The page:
We further analyzed the H&E, TUNEL, and immunohistochemical staining by semiquantitative methods. ONL thickness measured on H&E stained sections was significantly decreased at 1.5 mm superior to the ONH at 3 hours+24 hours, and 0.5 to 2.0 mm superior and inferior to the ONH at 3 hours+7 days compared with the dim control (Fig. 8A) . At 3 hours+24 hours, TUNEL indices (calculated as described in the Materials and Methods section) were significantly higher at Inf-1 (15.9%) and -2 (8.9%) and Sup-1 (20.0%) and -2 (16.0%) compared with the dim control (2.1%, 2.4%, 1.1%, and 1.1%, respectively; Fig. 8B ). These results indicate that retinal damage caused by exposure to light was severe across the retina near the ONH. Finally, we determined staining intensity indices (as described in the Materials and Methods section) for 4-HNE- and 4-HHE-modified proteins in the ONL, since staining for both was prominent in the ONL (Figs. 7C 7D) . At 3 hours+24 hours, the 4-HNE indices were significantly increased at Inf-1 (43.3%) and -2 (43.4%) and Sup-1 (45.4%) and -2 (53.5%) compared with the dim control (5.4%, 9.8%, 2.9%, and 5.7%, respectively; Fig. 8C ). In addition, at the same time point, the 4-HHE indices were significantly higher at Inf-1 (27.5%) and -2 (21.6%) and Sup-1 (26.5%) and -2 (28.2%) compared to dim control (6.1%, 3.9%, 7.3%, and 4.6%, respectively; Fig. 8D ). Thus, the increase of protein modifications by exposure to light was prominent across the retina near to ONH. More important, the retinal regions with the highest 4-HNE and 4-HHE indices were the same regions with elevated TUNEL staining and decreased ONL thickness. 
Discussion
Protein modification by reactive aldehydes is thought to occur in many tissue proteins under conditions of oxidative stress. 20 As the retina may be particularly sensitive to oxidative stress, 5 7 we used a semiquantitative Western dot-blot technique 27 to measure the total levels of reactive aldehyde-modified proteins in the retinal tissues. Protein modifications by 4-HNE and 4-HHE in the retina were significantly increased after exposure to 5-klux light, but the increases were not significant after the exposure to 1-klux light (Fig. 3) . Significant increases in protein modifications by both aldehydes were observed immediately and 3 hours after exposure to light in both retina and RPE fractions (Fig. 4) . These results indicate that exposure to intense light increases protein modifications in retinal tissues by reactive lipid aldehydes. Although the antibodies we used are reported to be highly specific to histidine Michael adducts, 23 we can speculate that other protein modifications such as cysteine and lysine Michael adducts also occur in light-exposed retina, because the formation of all these protein modifications are thought to be generated by nonenzymatic oxidation pathways. 16 17 The animals used in this study were all female and relatively young (5–7 weeks of age). The effect of age and gender on protein modifications by reactive aldehydes is a subject of interest but remains to be tested.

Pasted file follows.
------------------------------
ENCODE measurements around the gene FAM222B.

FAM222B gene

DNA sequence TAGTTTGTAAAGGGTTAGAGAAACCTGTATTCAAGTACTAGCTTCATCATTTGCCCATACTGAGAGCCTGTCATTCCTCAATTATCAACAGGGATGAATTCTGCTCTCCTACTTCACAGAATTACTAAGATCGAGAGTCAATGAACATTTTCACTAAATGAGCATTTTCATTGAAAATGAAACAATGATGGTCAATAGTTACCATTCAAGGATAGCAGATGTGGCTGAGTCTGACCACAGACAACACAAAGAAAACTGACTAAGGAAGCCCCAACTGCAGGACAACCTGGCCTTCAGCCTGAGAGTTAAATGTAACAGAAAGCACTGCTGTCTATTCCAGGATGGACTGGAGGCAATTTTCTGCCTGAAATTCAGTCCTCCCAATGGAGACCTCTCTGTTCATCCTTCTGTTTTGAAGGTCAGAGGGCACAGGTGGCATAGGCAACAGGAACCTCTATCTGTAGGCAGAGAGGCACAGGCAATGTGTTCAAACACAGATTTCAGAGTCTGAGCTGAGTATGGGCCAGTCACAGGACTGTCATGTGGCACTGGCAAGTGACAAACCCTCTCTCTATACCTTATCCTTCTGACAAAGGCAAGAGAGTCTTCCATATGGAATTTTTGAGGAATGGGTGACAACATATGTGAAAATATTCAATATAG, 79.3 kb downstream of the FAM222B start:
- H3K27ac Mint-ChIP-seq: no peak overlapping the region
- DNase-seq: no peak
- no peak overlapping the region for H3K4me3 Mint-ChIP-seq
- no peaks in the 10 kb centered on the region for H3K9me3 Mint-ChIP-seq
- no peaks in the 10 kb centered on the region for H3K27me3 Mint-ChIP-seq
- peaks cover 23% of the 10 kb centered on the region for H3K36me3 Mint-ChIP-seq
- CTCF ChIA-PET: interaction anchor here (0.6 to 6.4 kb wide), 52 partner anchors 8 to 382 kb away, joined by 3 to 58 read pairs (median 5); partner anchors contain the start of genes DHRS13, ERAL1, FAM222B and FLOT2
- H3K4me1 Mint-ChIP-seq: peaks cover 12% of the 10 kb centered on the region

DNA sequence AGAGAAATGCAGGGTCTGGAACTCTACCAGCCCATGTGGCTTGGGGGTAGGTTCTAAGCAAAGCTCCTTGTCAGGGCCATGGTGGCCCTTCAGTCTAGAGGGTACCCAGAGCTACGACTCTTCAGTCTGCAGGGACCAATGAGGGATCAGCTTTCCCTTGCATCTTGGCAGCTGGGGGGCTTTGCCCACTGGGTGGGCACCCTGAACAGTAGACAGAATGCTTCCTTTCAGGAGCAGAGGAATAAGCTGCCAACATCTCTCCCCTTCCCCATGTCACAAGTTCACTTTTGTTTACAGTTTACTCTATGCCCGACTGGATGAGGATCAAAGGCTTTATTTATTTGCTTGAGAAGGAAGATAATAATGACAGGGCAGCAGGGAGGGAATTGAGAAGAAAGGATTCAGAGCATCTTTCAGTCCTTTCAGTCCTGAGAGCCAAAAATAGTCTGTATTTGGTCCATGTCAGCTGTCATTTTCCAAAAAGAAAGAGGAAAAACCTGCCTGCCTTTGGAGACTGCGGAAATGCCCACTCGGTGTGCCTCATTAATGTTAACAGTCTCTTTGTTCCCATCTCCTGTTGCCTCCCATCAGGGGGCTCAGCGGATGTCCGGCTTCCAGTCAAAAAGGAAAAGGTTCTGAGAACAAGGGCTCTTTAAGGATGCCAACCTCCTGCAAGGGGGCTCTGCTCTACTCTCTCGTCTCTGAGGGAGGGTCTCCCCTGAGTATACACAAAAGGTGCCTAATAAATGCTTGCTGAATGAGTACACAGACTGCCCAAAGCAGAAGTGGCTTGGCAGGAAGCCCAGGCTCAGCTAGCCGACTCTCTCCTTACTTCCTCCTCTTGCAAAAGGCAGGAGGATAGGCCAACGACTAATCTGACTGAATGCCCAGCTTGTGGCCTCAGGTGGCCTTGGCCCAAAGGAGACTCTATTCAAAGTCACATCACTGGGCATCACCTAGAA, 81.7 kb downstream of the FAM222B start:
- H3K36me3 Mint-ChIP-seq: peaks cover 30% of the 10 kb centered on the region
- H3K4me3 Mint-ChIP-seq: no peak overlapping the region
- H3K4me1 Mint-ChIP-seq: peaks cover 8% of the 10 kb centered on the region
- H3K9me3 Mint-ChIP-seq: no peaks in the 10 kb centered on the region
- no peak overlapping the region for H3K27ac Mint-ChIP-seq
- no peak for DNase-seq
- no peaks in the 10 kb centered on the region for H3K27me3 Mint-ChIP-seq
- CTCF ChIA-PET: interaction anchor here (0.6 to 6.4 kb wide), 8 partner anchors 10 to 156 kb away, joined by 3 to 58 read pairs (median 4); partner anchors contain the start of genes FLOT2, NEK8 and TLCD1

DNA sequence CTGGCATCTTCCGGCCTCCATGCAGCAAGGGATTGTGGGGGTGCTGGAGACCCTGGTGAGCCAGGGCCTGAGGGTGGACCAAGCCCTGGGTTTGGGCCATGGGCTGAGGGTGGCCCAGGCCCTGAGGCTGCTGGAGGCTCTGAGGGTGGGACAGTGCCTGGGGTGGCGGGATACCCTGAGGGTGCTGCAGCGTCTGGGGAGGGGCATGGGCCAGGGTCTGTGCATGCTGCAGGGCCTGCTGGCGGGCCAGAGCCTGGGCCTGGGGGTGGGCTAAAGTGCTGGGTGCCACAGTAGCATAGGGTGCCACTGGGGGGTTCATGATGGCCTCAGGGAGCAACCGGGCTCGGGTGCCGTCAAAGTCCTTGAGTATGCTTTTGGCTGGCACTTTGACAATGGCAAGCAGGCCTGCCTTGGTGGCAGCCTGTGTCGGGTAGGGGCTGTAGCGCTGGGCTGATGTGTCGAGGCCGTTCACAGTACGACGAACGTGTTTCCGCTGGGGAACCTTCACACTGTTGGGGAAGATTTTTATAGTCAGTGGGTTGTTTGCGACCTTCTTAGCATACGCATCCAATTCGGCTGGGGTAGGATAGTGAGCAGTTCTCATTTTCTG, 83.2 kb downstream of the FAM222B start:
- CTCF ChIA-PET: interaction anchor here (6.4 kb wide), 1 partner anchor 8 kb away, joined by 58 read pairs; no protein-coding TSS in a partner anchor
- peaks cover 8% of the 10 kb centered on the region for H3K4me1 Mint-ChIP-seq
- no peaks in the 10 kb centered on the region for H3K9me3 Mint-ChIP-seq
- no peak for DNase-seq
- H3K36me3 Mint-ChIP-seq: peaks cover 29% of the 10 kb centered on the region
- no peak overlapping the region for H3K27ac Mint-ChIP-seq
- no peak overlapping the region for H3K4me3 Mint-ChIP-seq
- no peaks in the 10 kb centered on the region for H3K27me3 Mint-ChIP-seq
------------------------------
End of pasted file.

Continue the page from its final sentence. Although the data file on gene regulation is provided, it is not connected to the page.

It is hypothesized that aldehydes have the potential to cause damage, not only at the initial site of oxidative insult, but also at distant locations because of their relatively long life compared with reactive free radicals. 14 15 Sustained increases in both modifications in the retina were observed at least up to 48 hours, although these levels did not remain statistically significant over the entire time range (Fig. 4) . Increased staining intensities for 4-HNE were observed in the RIS and OPL immediately after exposure to light, whereas nuclear staining in the ONL became predominant at 3 hours after exposure and later (Fig. 7C) . There is abundant evidence suggesting that extensive aldehyde modification of proteins inhibits the proteasomal system. 28 In fact, recent evidence suggests that the chymotrypsin-like activity of the 20S proteasome is inhibited by 4-HNE modification. 29 Given the sustained increase in aldehyde-modified proteins in light-exposed retinas, we can speculate that the inhibition of degradative machinery may be responsible for the accumulation of these proteins, but this remains to be tested. Accordingly, our results support the previously proposed theory regarding cellular damage caused by reactive aldehydes generated by nonenzymatic oxidation of n-3 and n-6 PUFAs. 14 15  
In ROS, protein modifications by 4-HHE increased significantly after exposure to light, but 4-HNE did not, suggesting that ROS proteins are modified by different oxidized lipid species than proteins in other retinal locations. In ROS, the content of n-3 PUFAs is much higher than n-6 PUFAs (e.g., four times higher in albino rats 30 and seven times higher in pigmented mice 31 ). Therefore, the increase in 4-HHE-modified proteins in ROS could result from the increased levels of n-3 PUFAs, the precursors of 4-HHE, in this photoreceptor organelle. It should be noted that immunohistochemistry did not detect the increase in 4-HHE-modified proteins in ROS throughout the time course analyzed (Fig. 7D) . We speculate that the epitopes for 4-HNE and 4-HHE antibodies may be masked or lost during sample fixation and/or subsequent preparation such as dehydration and deparaffination.